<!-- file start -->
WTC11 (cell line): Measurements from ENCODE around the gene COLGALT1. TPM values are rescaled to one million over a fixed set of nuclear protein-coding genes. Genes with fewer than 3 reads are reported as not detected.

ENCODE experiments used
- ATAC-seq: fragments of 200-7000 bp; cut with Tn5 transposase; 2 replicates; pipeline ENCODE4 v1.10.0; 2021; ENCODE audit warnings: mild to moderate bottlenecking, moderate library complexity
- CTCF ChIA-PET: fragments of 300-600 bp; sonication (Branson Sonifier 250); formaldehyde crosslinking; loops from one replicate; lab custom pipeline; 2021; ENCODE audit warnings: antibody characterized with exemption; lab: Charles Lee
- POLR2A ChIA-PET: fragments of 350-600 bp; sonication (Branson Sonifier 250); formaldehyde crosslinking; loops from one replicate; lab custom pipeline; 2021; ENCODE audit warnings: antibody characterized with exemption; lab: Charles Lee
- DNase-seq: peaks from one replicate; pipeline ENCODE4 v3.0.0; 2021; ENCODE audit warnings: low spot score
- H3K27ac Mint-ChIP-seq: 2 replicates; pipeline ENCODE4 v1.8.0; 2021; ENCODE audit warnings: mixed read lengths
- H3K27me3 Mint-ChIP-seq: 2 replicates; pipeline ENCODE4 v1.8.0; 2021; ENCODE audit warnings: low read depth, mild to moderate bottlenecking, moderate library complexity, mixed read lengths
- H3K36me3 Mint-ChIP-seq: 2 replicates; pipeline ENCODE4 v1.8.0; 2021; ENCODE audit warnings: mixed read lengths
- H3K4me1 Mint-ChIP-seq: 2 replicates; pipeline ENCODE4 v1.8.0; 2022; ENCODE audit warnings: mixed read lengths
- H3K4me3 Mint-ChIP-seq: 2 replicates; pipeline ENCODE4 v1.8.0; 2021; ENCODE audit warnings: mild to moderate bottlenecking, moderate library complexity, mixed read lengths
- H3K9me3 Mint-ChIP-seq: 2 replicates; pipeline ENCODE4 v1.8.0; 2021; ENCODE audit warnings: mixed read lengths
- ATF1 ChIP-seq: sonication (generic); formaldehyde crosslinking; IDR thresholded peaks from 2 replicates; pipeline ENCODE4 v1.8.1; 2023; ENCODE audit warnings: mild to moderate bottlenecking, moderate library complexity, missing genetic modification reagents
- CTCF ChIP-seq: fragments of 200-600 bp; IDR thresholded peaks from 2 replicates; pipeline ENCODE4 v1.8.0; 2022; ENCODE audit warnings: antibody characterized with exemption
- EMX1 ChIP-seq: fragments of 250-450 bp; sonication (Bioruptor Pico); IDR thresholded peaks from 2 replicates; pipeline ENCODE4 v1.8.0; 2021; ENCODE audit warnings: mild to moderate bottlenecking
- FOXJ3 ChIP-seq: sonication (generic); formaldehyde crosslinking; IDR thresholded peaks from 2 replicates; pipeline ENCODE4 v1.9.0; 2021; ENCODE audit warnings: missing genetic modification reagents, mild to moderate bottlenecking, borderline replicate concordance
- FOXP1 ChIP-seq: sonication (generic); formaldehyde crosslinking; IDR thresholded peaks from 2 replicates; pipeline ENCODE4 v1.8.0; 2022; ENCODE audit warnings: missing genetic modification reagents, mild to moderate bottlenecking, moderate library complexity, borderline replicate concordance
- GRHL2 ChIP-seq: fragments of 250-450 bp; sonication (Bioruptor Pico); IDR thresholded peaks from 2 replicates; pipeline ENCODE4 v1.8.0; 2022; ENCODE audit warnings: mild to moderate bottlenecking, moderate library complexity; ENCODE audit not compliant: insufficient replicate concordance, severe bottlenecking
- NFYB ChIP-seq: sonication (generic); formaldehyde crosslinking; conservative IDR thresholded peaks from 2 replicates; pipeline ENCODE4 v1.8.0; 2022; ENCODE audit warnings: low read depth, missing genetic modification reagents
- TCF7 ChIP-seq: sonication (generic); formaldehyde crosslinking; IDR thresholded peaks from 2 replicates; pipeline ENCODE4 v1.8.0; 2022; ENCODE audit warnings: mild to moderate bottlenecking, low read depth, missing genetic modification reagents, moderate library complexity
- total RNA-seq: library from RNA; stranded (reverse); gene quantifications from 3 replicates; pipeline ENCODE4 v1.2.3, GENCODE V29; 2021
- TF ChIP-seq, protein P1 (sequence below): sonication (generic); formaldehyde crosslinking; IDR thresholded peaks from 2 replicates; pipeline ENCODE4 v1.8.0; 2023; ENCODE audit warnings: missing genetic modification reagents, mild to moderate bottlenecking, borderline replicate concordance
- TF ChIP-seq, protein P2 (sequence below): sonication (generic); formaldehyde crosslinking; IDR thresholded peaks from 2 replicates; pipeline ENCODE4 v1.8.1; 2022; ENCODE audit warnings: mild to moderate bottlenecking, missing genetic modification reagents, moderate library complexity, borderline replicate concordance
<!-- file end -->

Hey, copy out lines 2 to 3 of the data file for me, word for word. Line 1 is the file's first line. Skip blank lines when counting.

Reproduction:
ENCODE experiments used
- ATAC-seq: fragments of 200-7000 bp; cut with Tn5 transposase; 2 replicates; pipeline ENCODE4 v1.10.0; 2021; ENCODE audit warnings: mild to moderate bottlenecking, moderate library complexity